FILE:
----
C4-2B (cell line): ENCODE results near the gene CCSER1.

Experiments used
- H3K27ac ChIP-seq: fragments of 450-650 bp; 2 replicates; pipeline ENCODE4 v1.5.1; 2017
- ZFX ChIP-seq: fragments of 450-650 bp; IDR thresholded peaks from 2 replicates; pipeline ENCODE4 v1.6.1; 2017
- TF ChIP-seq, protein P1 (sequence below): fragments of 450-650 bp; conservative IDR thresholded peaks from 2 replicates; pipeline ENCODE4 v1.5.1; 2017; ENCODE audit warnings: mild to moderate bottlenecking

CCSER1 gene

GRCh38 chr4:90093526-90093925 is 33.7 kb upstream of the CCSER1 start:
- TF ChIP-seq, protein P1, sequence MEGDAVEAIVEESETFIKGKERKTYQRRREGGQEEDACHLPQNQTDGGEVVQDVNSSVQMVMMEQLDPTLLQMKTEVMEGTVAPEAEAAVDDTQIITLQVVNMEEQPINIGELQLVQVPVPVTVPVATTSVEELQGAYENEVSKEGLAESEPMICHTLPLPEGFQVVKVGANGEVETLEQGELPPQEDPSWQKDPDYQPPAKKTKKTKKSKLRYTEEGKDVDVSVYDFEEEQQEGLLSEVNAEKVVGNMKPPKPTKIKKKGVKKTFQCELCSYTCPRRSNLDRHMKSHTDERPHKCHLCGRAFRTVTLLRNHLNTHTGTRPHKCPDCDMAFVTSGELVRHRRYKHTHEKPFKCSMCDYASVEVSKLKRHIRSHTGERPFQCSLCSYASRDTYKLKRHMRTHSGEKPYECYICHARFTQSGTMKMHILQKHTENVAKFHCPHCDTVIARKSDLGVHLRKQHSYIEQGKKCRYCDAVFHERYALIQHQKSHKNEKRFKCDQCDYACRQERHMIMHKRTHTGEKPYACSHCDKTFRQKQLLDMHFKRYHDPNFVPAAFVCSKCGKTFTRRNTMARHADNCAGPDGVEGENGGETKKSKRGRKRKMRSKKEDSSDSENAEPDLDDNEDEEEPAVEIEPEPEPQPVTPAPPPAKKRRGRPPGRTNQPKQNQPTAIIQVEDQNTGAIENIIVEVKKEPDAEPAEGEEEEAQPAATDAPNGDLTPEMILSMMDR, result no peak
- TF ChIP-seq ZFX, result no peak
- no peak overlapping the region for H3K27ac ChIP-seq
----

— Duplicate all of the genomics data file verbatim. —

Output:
C4-2B (cell line): ENCODE results near the gene CCSER1.

Experiments used
- H3K27ac ChIP-seq: fragments of 450-650 bp; 2 replicates; pipeline ENCODE4 v1.5.1; 2017
- ZFX ChIP-seq: fragments of 450-650 bp; IDR thresholded peaks from 2 replicates; pipeline ENCODE4 v1.6.1; 2017
- TF ChIP-seq, protein P1 (sequence below): fragments of 450-650 bp; conservative IDR thresholded peaks from 2 replicates; pipeline ENCODE4 v1.5.1; 2017; ENCODE audit warnings: mild to moderate bottlenecking

CCSER1 gene

GRCh38 chr4:90093526-90093925 is 33.7 kb upstream of the CCSER1 start:
- TF ChIP-seq, protein P1, sequence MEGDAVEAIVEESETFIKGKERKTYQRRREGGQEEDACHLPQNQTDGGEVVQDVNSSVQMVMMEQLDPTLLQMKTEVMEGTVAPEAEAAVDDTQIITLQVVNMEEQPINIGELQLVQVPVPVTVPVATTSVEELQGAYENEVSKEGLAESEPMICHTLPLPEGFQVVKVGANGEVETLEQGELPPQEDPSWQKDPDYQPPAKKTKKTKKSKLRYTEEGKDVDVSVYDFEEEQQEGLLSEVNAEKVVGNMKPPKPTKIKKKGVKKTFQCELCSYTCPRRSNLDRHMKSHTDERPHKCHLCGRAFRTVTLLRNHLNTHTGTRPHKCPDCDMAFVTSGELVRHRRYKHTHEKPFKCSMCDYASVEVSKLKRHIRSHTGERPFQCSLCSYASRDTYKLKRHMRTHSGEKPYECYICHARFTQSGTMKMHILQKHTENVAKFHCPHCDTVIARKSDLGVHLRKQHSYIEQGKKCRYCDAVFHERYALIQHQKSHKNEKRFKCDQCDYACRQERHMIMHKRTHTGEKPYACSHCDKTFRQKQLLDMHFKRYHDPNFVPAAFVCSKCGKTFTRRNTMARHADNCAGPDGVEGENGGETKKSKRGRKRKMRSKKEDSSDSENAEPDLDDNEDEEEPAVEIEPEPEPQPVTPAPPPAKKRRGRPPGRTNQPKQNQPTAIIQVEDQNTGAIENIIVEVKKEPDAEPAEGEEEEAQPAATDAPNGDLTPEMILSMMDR, result no peak
- TF ChIP-seq ZFX, result no peak
- no peak overlapping the region for H3K27ac ChIP-seq